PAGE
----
The Shine Conference offers 20 talent showcases in acting, modeling, singing, dancing and comedy; over 40 VIP seminars where participants can learn about the entertainment industry from experts; callback interviews; two tickets to the SHINE banquet and awards ceremony; one Wrap Party ticket where a live band and DJ perform; and over $250,000 in scholarships awarded to top talent training schools and universities. Participants also receive one-on-one interviews with industry VIPs and ownership of 100 images, photos and headshots. But make no mistake—Christian fellowship is at the heart of the convention.

Adam She, AMTC’s president and Carey Lewis’ son-in-law, told HollywoodNews that the price tag for the six-day event may look steep, but “it’s the best value in talent development. If you look at what we provide for them…I think you’ll be hard pressed to find any organization to do what we do for twice that amount.”
He said the conferences provide “one agent for every 10 performances so there is an opportunity to network and be introduced and get representation—although that is not our primary goal….It’s not about becoming a superstar. It’s about being the best person you can be.”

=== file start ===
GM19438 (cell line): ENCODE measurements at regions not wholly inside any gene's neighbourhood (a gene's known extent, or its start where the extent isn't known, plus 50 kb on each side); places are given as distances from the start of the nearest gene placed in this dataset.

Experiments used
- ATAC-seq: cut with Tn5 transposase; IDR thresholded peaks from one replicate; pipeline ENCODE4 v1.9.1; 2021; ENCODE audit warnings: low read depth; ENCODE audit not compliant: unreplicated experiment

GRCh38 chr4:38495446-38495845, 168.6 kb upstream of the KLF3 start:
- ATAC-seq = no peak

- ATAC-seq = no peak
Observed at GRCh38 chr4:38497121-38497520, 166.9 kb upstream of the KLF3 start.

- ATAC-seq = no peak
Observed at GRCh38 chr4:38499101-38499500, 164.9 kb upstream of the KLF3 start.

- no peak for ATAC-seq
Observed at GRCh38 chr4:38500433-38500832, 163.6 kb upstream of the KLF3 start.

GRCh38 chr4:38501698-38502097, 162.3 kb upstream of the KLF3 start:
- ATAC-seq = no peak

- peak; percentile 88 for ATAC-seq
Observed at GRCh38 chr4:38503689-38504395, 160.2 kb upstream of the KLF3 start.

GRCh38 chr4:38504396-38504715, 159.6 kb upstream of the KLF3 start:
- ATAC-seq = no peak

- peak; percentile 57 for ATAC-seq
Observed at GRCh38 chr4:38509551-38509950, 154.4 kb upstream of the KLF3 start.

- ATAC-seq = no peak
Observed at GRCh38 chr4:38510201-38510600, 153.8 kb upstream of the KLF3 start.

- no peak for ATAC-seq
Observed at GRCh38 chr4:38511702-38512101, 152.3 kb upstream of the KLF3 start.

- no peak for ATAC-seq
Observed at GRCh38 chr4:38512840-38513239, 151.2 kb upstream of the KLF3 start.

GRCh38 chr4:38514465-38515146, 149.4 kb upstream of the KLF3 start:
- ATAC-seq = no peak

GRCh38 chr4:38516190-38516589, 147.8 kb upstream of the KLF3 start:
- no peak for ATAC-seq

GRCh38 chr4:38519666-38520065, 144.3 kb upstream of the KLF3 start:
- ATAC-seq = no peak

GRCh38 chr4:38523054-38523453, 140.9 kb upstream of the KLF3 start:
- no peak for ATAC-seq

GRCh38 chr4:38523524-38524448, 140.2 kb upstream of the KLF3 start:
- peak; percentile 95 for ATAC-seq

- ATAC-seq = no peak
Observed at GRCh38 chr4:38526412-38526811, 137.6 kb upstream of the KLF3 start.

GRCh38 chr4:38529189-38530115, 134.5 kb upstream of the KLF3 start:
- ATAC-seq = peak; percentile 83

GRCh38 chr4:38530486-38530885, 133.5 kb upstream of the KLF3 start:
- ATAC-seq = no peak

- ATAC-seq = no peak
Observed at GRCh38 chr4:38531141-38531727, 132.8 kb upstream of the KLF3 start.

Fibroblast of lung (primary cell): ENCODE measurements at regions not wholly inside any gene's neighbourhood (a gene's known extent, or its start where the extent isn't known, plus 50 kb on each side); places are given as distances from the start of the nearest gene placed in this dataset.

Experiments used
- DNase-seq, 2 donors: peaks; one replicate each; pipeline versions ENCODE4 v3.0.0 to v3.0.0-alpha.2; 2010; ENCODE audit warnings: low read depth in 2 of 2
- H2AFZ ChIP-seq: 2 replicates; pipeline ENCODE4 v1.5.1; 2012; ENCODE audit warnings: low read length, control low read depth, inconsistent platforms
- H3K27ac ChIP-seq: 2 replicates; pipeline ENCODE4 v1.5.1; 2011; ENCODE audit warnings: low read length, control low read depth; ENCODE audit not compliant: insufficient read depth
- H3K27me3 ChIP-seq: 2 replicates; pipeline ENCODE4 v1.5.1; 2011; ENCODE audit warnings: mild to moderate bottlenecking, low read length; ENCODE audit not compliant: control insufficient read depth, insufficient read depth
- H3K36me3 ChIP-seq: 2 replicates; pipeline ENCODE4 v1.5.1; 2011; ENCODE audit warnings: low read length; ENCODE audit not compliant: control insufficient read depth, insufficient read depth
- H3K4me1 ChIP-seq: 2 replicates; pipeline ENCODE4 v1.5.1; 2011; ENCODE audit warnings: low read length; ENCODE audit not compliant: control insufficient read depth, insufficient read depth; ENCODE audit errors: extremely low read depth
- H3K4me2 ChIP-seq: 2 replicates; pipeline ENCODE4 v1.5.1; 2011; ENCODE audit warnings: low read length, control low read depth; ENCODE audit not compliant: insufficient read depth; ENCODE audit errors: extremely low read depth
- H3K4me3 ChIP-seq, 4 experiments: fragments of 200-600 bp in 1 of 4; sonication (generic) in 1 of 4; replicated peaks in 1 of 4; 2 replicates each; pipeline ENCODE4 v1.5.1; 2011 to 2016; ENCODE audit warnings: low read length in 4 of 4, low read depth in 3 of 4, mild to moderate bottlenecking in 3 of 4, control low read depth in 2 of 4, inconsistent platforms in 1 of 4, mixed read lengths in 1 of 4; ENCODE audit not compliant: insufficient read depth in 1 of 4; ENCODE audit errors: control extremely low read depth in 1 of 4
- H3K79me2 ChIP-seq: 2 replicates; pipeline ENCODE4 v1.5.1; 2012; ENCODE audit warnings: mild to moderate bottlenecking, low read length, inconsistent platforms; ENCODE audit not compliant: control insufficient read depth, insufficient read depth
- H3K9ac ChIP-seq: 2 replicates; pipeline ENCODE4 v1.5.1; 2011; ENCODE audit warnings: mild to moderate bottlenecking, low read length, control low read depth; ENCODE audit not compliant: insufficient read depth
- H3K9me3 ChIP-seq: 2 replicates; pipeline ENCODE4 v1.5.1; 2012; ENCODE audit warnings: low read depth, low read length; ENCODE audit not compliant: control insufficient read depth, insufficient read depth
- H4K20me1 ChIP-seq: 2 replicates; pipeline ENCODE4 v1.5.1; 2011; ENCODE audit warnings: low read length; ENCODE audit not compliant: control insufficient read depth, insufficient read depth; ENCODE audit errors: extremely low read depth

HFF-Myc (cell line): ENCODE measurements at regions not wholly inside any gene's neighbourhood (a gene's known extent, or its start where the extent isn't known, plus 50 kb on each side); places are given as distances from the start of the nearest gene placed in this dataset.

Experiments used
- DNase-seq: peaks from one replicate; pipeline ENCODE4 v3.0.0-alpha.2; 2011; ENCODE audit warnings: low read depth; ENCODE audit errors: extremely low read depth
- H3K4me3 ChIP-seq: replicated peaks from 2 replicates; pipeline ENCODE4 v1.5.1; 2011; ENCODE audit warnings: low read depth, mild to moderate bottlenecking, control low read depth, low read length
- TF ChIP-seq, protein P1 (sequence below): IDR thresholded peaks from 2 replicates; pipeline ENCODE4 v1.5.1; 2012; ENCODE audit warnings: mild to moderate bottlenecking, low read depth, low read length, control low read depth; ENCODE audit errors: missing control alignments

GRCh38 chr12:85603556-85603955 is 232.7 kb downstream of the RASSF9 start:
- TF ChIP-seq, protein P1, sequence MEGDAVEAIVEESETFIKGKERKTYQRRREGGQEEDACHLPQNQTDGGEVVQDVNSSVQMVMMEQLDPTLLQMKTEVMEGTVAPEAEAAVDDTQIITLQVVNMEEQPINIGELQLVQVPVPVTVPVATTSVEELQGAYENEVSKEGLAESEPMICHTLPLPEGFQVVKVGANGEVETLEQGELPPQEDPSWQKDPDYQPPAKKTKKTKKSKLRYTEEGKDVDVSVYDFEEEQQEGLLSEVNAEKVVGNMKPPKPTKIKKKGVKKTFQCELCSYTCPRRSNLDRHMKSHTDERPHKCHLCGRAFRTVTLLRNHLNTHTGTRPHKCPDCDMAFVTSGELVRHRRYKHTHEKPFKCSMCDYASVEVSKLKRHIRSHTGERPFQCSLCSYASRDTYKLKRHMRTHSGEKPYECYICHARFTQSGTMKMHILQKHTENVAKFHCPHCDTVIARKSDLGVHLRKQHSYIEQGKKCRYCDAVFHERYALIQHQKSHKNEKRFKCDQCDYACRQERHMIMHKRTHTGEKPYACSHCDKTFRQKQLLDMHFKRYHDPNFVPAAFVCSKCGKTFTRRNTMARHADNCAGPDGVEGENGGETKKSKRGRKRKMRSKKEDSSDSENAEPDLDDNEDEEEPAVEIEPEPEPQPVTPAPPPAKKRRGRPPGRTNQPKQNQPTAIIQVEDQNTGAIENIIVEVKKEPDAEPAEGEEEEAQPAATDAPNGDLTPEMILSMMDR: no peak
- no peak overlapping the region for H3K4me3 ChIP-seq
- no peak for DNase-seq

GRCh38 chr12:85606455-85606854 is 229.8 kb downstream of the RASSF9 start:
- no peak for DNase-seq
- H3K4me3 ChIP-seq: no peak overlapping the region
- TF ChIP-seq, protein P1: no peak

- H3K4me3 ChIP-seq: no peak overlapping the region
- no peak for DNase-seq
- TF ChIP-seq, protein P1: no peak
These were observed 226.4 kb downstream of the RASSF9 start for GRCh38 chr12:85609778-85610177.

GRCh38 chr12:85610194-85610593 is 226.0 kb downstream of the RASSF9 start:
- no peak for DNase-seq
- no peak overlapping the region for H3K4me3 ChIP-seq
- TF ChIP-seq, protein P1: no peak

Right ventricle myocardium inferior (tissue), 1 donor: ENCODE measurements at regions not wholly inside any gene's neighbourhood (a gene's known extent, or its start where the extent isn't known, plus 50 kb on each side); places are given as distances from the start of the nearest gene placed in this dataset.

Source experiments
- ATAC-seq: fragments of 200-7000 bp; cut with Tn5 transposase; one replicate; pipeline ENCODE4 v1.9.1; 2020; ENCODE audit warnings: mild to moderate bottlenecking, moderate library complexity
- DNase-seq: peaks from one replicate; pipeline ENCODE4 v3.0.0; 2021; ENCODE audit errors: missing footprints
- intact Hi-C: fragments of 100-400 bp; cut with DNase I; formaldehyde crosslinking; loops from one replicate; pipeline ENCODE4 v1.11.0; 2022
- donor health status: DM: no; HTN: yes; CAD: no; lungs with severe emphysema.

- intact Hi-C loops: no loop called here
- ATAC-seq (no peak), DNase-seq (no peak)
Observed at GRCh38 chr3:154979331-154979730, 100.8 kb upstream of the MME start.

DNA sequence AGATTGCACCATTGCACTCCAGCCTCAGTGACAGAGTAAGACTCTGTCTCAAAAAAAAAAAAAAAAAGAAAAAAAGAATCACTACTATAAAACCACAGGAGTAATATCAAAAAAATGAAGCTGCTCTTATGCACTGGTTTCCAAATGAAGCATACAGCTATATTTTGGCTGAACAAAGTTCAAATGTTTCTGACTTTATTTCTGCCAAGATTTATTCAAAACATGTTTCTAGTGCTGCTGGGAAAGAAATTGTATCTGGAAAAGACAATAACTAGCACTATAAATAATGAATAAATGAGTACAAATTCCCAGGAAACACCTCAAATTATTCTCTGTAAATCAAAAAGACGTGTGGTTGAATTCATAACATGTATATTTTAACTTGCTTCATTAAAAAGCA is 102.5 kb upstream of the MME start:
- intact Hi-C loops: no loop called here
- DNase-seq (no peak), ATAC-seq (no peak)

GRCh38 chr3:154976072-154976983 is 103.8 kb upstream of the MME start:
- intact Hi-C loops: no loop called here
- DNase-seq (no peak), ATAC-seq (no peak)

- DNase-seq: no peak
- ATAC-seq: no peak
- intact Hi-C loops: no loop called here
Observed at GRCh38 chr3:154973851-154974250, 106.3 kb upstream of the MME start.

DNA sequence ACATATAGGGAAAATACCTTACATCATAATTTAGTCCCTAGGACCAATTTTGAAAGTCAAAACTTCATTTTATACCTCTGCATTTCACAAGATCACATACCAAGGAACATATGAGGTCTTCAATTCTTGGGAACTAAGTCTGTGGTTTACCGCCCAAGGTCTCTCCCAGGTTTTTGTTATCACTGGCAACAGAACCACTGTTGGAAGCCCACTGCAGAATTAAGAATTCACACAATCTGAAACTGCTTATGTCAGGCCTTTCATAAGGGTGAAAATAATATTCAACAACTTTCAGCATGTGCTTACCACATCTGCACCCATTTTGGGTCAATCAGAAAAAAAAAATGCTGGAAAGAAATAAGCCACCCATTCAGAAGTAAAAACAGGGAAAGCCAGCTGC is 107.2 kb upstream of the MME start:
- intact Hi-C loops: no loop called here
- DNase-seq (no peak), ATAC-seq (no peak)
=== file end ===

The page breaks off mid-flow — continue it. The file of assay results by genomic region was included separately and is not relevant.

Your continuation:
But She hints that not all Christians endorse what AMTC is doing.
“Honestly, it’s a funny thing,” She said, “but those that have been responsible for the attacks on AMTC, or most of them, are hypocritical Christians. What we do is so polarizing. It used to bother me a whole lot, but I’ve matured in my faith. I’ve come to see this should be expected because we are doing what God expects.
As for Hollywood, he admits that if his group hadn’t spent years in the talent search business building up its credibility, “we would never have gained the trust of entertainment professionals.”

And, he stressed, Tyrone, Ga., is far from a Southern backwater. It’s located only “15 miles from the Atlanta airport,” he noted.

AMTC lists its “core values” as:
Biblical Authority—“…The entire Bible is the infallible Word of God.”
Unity—“As a non-denominational entity, AMTC seeks unity among all Christ followers, and peace with all peoples….”
Virtue—“AMTC seeks to promote positive role models and uplifting programming in every corner of the entertainment industry….”
Knowledge—“…Before entering the entertainment industry, AMTC graduates should know the business—and know themselves—as well as possible.”
Spiritual Empowerment—“AMTC believes it is not enough to be talented. It is not enough to be educated. One must be spiritually strong in order to survive the ups and downs of this industry….”

Excellence—“…AMTC graduates will excel in this industry when they are not merely talented, but excellent—even more excellent than their industry counterparts.”
Humility—“Pride is the unfortunate engine that drives entertainment…We impress upon our performers the urgency to pursue successful careers balanced by great humility and in to consider others before themselves.”